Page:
The Argonaut Rowing Club offers programs for rowers of all abilities and all skill levels. Programs serve rowers with disabilities, such as:

  • Blindness or visual impairment
  • Hearing impairment
  • Intellectual disabilities, such as Down Syndrome
  • Physical disabilities, such as:
    • Paraplegia
    • Quadriplegia
    • Multiple Sclerosis (MS)
    • Cerebral palsy
    • Spina bifida
    • Amputations


The club offers a learn to row program for new rowers on Saturday or Sunday afternoons, with the option for extra private lessons when coaches and equipment are available. When athletes have learned the basics, they can form rowing crews with other athletes at the club and continue the sport recreationally. A recreational coordinator helps to arrange crews. This arrangement makes it possible for club members to row with athletes who have similar levels of skill. Crews who row recreationally often include athletes both with and without disabilities.

Moreover, the club also trains rowers for provincial, national, and international competitions. Coaches bring athletes together to form crews who train for regattas, series of races. Crews are often made up of athletes who have different disabilities.

The Argonaut Rowing Club creates opportunities for Torontonians of all abilities to discover the sport of rowing. Athletes who develop a love for the sport can row for fun or enter competitions at various levels. Rowers can form teams with other rowers who have disabilities or can form integrated crews that include athletes of all abilities.

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Baseball for Athletes with Disabilities: Byron Optimist Challenge Baseball

The Challenger Baseball program gives players of all abilities across Canada the chance to learn the sport of baseball. Players enjoy being part of a team while gaining individual skills. Here, we highlight a league in London, Ontario, the Byron Optimist Challenge Baseball program.

Byron Optimist Challenge Baseball

The Byron Optimist Challenge Baseball program is a league for players with physical, sensory, and intellectual disabilities in London, Ontario. Six teams play at the Byron Optimist Sports Complex on Sunday evenings from mid-May until the end of July every year. Players range in age from six-year-olds to adults. A non-disabled “buddy”, often a friend or family member, accompanies each player onto the field.


The league provides most of the equipment players need, including:

  • Traditional baseballs
  • Beeping baseballs
  • Bats
  • Helmets for players up to bat
  • Team shirts and baseball caps

However, players and buddies bring their own baseball gloves. In addition, players may choose to bring their own bats and helmets.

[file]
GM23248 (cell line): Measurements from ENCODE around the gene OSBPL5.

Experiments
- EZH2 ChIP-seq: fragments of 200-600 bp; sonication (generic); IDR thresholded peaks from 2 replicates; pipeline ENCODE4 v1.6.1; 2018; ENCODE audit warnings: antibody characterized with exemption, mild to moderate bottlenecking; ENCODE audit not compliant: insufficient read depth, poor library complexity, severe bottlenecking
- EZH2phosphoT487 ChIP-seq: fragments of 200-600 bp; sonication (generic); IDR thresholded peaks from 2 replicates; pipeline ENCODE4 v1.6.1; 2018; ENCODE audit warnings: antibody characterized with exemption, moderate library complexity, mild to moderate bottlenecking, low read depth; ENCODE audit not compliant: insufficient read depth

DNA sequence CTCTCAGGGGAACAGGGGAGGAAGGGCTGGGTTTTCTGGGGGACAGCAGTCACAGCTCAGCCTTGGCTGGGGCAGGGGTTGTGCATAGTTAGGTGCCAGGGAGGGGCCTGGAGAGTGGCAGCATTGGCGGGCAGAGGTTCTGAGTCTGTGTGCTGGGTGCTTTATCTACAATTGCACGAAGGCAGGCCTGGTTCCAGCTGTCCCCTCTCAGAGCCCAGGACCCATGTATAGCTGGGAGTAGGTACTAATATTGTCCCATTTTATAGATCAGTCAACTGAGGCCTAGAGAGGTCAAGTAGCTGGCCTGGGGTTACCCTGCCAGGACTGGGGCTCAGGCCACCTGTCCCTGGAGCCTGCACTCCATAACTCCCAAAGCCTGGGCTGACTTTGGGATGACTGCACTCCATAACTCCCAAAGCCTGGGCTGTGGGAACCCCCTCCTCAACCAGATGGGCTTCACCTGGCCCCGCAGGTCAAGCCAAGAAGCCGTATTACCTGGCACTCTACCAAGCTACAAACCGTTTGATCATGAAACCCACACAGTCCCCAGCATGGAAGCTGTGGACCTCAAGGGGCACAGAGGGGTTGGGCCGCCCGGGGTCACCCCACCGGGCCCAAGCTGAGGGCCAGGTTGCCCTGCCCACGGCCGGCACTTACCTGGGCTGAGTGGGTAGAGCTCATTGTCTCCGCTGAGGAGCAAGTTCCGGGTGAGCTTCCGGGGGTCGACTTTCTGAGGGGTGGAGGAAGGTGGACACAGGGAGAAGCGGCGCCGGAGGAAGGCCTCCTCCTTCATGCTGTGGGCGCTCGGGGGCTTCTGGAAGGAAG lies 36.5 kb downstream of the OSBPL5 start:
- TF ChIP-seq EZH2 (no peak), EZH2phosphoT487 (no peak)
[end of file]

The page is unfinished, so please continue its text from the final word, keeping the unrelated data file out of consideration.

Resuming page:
The Game

Pitchers quickly learn about each player’s abilities and batting style at the beginning of each season. Some players hit a traditional baseball while others hit a large baseball that beeps so that players can hear where it is. Some players wheel themselves around the bases while their buddies run beside them. Others run with their buddies, who provide sighted guide. Players and buddies stand together in the outfield. Buddies catch balls when players cannot reach or hear them, then toss them to the players. Players call out to tell each other where to aim the ball or let each other know that the ball is coming toward them.

Players cheer for their teammates and gather for a team cheer at the end of every game. They also cheer for the other team and shake hands with that team’s players. The league does not keep score.

The Byron Optimist Challenge Baseball Program allows every player to enjoy learning the sport and be physically active with friends.

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Wheelchair Tennis

Wimbledon, one of the most prestigious tennis tournaments, is running from June 24th until July 14th. Talented men and women from all around the world are playing for the Championship Trophy. An exciting tournament draws attention from people of all abilities. Athletes with disabilities may be interested in playing tennis and not sure how to get involved. There are a few cities within Ontario that offer lessons, clinics, and leagues for wheelchair users. Here, we highlight a club in the Ottawa region, The National Capital Wheelchair Tennis Association (NCWTA). The NCWTA gives athletes in the Ottawa-Carlton region the chance to play and compete in the sports of wheelchair tennis and table tennis.

National Capital Wheelchair Tennis Association

The National Capital Wheelchair Tennis Association offers programs for athletes of all ages with mobility disabilities at the recreational and competitive levels. Professional tennis instructors offer weekly tennis lessons and practice sessions for athletes during the fall, winter, and spring terms. Sessions for beginner and advanced players take place at the Ottawa Athletic Club. In addition, weekly table tennis lessons and practice take place year-round at different venues around the city.

The Game

Wheelchair tennis largely follows the same rules as non-disabled tennis. However, a ball is allowed to bounce twice, and the second bounce can take place either inside or outside the court. Program participants do not need to be full-time wheelchair users, but they play using sport wheelchairs. Moreover, competitive players must have a mobility disability. However, recreational athletes can play against non-disabled players, or partner with non-disabled players in an up/down doubles format.

Likewise, Para table tennis also follows the same rules as non-disabled table tennis. Program participants can play from a sitting or standing position. There are a few rule modifications for sitting athletes. In Paralympic competition, players must have a physical or intellectual disability. However, recreationally or in integrated competitions, athletes with and without disabilities can play together.


Players may use their own rackets and sport wheelchairs, or borrow equipment from the NCWTA.

Competition Opportunities

Competitions for both sports are divided into classes based on players’ different levels of mobility.